When it comes to climate change and sustainability, oil and gas companies positioned as the beginning of the energy value chain have a huge opportunity to strike a conversation. They can at best contribute valuable information on what they do best, that is talking about molecular biology and material science. These companies, leading the hierarchy, can therefore realistically talk about how developments in the areas like plastics, composites, and renewables can make way for a greater impact. As the global energy demand for energy continues to increase, most of the chemicals used in these companies are derived unfortunately from fossil fuels. With the increasing concern of undesirable environmental and socioeconomic consequences of petrochemicals and limited fossil resources, using natural biomass as raw resources for chemical, polymers, and material development is a promising solution towards sustainability and environment-friendly options.
Among the global businesses responsible for 55% of the world’s plastic packaging waste are both state-owned and multinational corporations, including oil, gas, and chemical companies. Currently, there are about 8% of total fossil oils used to manufacture polymers. It is predicted that this number could increase to 20% by 2050. Sustainable polymeric materials possess commendable biocompatibility, which could bring additional benefits for expanded applications. Polymers have largely contributed almost to every aspect of our day-to-day life. While polymers have brought enormous benefits and convenience to society, they inadvertently have also created an undesirable consequence on the environment. Sustainable polymers are a viable option to mitigate the effects on the environment. These can be classified into two major categories – natural polymers and synthetic biobased polymers. Natural polymers like cellulose, lignin, starch, protein, or modified biopolymers, have been widely consumed for the preparation of bioplastics and composites. Synthetic biobased polymers can be derived from a variety of molecular biomass such as plant oils, fatty acids, furan, terpenes, and amino acids. It is worth noting that sustainable polymers are often not necessarily biodegradable. On the contrary, most of them are not biodegradable at all. The use of sustainable polymers can greatly avoid dependence on petroleum resources and reduce carbon emissions.
Unlike petroleum feedstocks, which have carbon-carbon or carbon-hydrogen bonds, a variety of natural biomass possess chemical structures that are carbon-oxygen bonds. These unique structures can be used as new platforms to design functional and readily compostable polymers, bearing new and improved properties. The process, however, has certain challenges like thermomechanical performance and high-cost manufacturing. To overcome this, sustainable polymers must follow through diligent economic planning. Significant progress has been made in the area of sustainable chemistry to transform biomass into polymers. Molecular biomass has the potential to be converted into bio-based polymers in a way similar to the highly successful molecular engineering of petrochemicals. Renewable natural resources like plant oils, fatty acids, cellulose, and lignin, can be widely pursued as precursors for manufacturing sustainable polymers. Let us place special emphasis on the three kinds that could become a potential game-changer. These include lignin, bio-based polyolefins, and polycondensates.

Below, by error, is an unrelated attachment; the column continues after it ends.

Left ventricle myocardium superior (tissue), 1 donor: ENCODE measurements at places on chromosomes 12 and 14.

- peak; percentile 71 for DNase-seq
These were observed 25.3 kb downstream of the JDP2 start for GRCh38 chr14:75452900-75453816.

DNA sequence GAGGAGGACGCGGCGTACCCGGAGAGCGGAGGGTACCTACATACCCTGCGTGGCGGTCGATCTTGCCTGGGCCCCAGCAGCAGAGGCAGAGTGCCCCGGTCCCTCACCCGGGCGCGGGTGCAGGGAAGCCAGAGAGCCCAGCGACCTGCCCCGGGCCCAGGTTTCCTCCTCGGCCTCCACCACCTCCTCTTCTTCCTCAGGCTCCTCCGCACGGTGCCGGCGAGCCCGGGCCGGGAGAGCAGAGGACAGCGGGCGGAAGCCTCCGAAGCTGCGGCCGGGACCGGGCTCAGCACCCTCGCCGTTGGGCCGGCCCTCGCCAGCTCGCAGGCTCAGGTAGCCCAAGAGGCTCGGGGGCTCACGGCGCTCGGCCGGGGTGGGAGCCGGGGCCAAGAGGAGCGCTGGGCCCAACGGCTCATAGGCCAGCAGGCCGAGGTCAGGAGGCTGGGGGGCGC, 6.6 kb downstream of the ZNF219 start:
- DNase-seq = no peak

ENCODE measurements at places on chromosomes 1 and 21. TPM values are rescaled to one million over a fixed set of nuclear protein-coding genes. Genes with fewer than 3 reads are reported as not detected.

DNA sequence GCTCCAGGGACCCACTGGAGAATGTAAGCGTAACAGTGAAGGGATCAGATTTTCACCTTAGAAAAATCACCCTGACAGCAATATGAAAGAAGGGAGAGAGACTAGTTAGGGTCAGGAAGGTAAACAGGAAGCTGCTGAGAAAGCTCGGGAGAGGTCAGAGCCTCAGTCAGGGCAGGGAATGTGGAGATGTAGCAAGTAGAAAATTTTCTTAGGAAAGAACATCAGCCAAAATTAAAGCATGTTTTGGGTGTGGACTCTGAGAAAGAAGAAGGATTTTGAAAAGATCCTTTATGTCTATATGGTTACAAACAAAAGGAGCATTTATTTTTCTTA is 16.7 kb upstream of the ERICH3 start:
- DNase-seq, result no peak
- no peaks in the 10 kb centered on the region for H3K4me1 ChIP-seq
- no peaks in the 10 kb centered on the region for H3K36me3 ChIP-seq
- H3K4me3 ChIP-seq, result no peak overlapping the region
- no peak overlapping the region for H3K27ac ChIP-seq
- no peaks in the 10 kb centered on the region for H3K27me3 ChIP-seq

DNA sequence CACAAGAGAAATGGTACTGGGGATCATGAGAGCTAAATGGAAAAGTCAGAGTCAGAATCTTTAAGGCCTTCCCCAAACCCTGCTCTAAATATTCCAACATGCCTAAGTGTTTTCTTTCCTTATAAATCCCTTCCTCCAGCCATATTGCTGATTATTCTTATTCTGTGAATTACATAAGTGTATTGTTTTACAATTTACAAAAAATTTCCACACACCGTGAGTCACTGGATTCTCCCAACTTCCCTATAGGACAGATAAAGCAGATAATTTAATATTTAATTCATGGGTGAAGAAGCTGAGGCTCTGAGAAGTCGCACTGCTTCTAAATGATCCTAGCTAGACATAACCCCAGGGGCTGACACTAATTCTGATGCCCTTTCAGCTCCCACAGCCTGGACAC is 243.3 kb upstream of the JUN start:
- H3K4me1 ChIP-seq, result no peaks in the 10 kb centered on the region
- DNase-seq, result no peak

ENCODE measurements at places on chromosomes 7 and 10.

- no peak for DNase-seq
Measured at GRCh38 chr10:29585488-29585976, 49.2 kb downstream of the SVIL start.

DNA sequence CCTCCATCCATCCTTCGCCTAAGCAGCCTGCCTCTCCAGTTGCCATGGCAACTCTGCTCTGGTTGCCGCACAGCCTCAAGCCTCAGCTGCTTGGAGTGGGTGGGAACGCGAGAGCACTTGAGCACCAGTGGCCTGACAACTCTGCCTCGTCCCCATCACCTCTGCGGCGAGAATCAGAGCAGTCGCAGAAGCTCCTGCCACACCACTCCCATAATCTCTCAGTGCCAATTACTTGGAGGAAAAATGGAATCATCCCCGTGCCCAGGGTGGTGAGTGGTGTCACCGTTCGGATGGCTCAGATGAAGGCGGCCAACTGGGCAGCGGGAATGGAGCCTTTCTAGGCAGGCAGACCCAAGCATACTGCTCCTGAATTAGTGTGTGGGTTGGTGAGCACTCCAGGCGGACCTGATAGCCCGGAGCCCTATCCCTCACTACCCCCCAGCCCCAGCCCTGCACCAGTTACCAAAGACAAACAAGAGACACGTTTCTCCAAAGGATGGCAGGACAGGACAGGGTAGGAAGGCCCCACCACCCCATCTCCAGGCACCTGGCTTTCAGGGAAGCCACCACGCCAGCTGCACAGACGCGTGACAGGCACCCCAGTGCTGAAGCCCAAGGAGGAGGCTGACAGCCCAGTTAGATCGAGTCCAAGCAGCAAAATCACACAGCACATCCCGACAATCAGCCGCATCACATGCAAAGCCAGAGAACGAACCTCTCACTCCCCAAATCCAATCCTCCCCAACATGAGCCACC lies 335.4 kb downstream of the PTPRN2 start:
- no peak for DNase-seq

Lignin is a component of the lignocellulosic biomass found in abundance in its natural form and has high prospects as a greener, non-food alternative to petroleum sources. Not only it is the second most abundantly found biomass polymer but is also a renewable carbon source that is readily available. With substitution potential, lignin can be crosslinked with different other kinds of polymers to be used in a variety of material forms. There are also tremendous potentials and gains to transform lignin into polymers. It serves as a three-dimensional polymeric networking agent providing structural support to cell walls. Over 300 billion tons of lignin are present in the biosphere and about 20 billion tons annually biosynthesized throughout the world Certain microorganisms as white-rot fungi can easily degrade lignin and facilitate the formation of soil organic matter. This could therefore make lignin a biodegradable natural polymer. Currently, many oil and gas companies do not make use of lignin at all. The material is greatly under-utilised in chemical and material development sectors, since more than 95% of it is simply burnt as fuel. Only some of its applications are widely used in sectors like dye dispersants, emulsifiers, or cement additives. It is, therefore, worth exploring the biomass through chemical processes like lignocellulose fractionation, lignin depolymerisation, or chemical upgrading.